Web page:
THE integrity of a report on the future of the Gourock-Dunoon ferry service has been called into question after Scotland's auditor general used the boss of a rival operator as an 'advisor'.

Gordon Ross, managing director of Western Ferries, was privy to the 'findings and conclusions' of an investigation published prior to transport chiefs deciding to persist with unreliable foot passenger-only boats on the route.

The Audit Scotland report also quoted inflated figures of up to £30m each for two new vehicle-carrying ships.

However the body in charge of the country's ferry fleet has subsequently estimated the cost at £10m per vessel.

Campaigners fighting for the return of car ferries to replace the current small boats — which have suffered more than 4,500 cancelled sailings since 2016 — suggest 'a clear conflict of interest' in Mr Ross having been an advisor to the report.

Auditor General, Caroline Gardner, also took advice from Graham Laidlaw, the head of the ferry unit at Transport Scotland — the government body intent on keeping the passenger-only service in place.

In a strongly worded letter to Ms Gardner, Susanna Rice, convener of the Dunoon-Gourock Ferry Action Group, states: "It is normal for members of advisory groups to get advance sight of reports to offer comment on any mistakes that they find.

"The MD of Western Ferries will have known that the figure of £25-30 million for new vessels for the route was, to say the least, excessive.

"We suggest that that there was a clear conflict of interest for such a person to be an advisor for your report?"

On the use of a senior Transport Scotland official in an advisory capacity, Mrs Rice told Ms Gardner: "This inevitably raises the question of whether your investigation has been compromised.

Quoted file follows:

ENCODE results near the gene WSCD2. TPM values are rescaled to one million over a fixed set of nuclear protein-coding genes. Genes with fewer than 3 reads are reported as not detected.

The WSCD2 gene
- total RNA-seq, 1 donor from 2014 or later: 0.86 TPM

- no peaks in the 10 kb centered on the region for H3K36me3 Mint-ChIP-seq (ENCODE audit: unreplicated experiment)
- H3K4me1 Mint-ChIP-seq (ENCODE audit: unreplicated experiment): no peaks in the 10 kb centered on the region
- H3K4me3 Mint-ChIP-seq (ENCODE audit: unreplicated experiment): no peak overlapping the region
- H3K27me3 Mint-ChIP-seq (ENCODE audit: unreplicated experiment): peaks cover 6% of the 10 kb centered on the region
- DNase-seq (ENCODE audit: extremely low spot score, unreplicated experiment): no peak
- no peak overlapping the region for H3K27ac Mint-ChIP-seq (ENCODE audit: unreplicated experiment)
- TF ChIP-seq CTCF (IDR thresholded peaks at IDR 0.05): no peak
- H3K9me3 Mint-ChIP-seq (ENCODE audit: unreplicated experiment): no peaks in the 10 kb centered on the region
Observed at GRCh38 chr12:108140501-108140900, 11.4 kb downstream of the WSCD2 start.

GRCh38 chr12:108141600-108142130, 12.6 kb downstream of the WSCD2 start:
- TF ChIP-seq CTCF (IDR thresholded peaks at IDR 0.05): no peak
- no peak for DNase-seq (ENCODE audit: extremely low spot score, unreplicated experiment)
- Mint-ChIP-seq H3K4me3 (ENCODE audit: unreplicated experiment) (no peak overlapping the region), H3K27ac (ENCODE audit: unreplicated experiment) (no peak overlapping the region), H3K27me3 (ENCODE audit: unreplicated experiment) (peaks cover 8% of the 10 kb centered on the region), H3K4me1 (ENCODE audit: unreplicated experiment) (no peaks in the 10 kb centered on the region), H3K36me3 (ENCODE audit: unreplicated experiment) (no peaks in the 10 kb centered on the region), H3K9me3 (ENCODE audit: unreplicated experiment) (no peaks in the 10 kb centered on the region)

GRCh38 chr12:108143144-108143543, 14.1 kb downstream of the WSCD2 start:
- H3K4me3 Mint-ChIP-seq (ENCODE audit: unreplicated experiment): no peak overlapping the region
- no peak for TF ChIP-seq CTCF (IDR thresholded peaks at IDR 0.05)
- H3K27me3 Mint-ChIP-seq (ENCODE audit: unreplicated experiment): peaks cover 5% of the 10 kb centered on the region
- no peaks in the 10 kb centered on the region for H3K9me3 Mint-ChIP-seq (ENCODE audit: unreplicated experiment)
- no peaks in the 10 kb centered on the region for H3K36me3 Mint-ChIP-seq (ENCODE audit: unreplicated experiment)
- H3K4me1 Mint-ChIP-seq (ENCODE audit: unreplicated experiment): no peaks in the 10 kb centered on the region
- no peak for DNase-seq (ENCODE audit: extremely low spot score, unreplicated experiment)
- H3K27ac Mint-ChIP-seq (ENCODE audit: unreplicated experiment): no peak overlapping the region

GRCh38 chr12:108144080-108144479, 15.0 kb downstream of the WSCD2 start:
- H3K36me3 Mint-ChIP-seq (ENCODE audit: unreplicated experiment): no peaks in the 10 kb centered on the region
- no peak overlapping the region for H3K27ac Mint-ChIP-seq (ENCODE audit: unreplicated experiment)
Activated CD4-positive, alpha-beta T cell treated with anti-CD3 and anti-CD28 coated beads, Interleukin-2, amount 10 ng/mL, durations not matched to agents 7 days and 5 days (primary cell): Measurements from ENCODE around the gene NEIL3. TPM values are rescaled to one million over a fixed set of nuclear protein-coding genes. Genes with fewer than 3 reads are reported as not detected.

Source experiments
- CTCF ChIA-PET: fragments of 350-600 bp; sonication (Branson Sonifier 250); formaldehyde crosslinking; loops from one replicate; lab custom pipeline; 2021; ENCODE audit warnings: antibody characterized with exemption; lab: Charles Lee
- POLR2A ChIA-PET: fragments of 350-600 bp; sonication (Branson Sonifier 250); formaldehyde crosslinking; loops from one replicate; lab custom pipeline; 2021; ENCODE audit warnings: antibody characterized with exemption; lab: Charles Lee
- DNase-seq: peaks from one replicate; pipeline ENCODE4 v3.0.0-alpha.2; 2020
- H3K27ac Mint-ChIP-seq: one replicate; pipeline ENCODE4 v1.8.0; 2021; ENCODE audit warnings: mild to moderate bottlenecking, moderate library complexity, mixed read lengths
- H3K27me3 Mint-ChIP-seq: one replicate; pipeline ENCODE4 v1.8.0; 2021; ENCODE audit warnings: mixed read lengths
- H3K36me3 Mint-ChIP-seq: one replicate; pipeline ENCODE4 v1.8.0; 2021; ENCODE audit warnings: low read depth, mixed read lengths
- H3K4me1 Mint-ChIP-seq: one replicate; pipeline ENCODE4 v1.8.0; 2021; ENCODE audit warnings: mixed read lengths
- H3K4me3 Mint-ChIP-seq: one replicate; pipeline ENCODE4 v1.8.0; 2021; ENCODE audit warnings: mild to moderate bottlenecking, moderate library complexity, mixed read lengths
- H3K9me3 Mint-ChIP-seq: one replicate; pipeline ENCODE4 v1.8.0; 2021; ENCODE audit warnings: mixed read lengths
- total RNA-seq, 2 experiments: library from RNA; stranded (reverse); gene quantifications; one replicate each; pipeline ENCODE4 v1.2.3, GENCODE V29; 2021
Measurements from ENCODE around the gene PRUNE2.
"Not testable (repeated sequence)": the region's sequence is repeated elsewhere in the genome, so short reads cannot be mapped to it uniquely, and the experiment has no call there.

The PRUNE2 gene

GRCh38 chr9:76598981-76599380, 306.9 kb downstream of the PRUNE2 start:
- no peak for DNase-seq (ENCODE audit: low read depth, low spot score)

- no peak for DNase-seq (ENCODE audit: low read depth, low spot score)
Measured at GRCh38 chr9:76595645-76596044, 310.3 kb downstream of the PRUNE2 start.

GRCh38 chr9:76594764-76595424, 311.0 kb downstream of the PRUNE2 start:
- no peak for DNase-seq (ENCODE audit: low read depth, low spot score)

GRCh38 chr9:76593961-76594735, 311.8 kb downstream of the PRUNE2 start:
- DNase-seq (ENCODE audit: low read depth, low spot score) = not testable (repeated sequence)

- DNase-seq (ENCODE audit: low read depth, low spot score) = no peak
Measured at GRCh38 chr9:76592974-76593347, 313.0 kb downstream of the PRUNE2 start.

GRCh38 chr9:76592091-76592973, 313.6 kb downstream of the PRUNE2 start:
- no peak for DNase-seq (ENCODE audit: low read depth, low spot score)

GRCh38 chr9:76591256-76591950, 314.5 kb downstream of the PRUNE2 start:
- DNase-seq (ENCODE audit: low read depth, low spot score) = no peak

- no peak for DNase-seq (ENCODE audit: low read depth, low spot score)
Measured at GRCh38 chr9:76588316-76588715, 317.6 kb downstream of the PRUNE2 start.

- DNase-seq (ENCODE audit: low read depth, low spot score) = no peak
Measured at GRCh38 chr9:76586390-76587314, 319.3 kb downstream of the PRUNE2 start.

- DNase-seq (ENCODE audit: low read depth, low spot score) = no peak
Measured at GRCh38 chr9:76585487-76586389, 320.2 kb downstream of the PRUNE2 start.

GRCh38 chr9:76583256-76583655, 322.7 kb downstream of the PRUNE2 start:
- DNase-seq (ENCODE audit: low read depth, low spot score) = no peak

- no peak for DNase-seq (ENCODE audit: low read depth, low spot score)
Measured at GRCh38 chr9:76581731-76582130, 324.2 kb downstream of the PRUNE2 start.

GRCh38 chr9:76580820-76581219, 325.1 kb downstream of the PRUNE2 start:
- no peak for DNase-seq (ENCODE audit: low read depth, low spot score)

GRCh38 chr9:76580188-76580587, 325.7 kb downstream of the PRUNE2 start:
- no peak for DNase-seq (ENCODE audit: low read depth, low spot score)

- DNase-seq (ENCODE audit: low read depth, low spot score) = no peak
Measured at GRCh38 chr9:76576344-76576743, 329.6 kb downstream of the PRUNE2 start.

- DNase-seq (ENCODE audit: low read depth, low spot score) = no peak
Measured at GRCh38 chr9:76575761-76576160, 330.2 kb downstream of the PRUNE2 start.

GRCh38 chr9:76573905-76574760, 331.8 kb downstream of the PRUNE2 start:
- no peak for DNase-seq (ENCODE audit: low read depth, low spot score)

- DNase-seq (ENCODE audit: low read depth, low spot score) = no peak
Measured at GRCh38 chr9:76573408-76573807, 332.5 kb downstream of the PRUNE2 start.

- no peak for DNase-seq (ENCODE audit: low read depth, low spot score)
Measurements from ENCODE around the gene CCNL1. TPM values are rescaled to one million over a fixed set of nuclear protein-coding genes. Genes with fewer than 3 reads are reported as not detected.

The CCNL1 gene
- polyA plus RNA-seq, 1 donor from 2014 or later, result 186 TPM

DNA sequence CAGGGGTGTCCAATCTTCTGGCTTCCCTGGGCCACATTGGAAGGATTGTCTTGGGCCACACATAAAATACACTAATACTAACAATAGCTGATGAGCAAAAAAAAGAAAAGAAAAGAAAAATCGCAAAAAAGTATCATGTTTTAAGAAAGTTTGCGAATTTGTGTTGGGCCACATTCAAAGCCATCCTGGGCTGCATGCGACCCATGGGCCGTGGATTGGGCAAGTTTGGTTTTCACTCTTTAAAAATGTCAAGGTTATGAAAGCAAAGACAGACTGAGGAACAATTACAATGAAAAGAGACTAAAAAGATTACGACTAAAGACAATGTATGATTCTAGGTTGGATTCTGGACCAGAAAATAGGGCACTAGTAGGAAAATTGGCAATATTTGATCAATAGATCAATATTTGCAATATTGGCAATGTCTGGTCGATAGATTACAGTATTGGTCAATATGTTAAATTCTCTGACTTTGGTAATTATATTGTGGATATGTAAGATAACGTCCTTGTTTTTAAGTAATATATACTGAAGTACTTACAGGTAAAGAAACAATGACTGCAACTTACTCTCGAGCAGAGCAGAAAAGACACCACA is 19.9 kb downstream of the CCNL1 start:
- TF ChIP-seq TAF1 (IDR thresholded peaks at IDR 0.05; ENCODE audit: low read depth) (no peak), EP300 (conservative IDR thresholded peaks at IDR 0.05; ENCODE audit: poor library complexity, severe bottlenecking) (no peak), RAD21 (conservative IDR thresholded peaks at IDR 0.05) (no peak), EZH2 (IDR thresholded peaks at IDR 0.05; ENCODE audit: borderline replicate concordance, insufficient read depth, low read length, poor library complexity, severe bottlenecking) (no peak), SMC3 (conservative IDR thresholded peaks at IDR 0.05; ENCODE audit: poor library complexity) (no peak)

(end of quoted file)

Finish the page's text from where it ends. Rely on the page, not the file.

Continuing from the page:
"In democratic states, audit methodology does not normally permit representatives of the body being investigated to also be its advisors."

Transport Scotland declined to comment on its advisory role to the report, which is titled 'Transport Scotland's Ferry Services'.

A spokesman said: "Unfortunately we don't have any comment to offer on this issue.

"This is for Audit Scotland and the ferry action group."

Former Caledonian MacBrayne boss Martin Dorchester gave the £25m-£30m figure to a Holyrood committee in 2017 but it has been dismissed by campaigners as a 'guesstimate'.

A £50,000 expert study commissioned by the Scottish Government in 2013 found that ships of at least 40 metres in length were needed to cope with changing weather conditions on the route and would cost £6m for each vehicle-carrying vessel.

Caledonian Maritime Assets Ltd (CMAL) says the current 'ballpark' figure for ferries capable of carrying 220 passengers and 40 cars is £10m each.

An Audit Scotland spokeswoman said: "The role and membership of the advisory group are set out in the report. Advisory groups are a routine part of our performance audit work, and members are selected for their individual knowledge and technical expertise on the public service that we are auditing.

"Advisory groups enable us to test our findings and conclusions with the depth of insight required to make sound judgements, but the content and conclusions of the report are the sole responsibility of the Auditor General.

"In addition, the audit team carried out extensive engagement with ten local communities to talk to ferry users about their experiences and views of ferry services."

Western Ferries boss Mr Ross said: "The figures as detailed were provided by the managing director of CalMac in formal evidence to the transport committee, as such how would I have any insight or foresight as to CalMac's proposed vessel design and the associated capital costs?"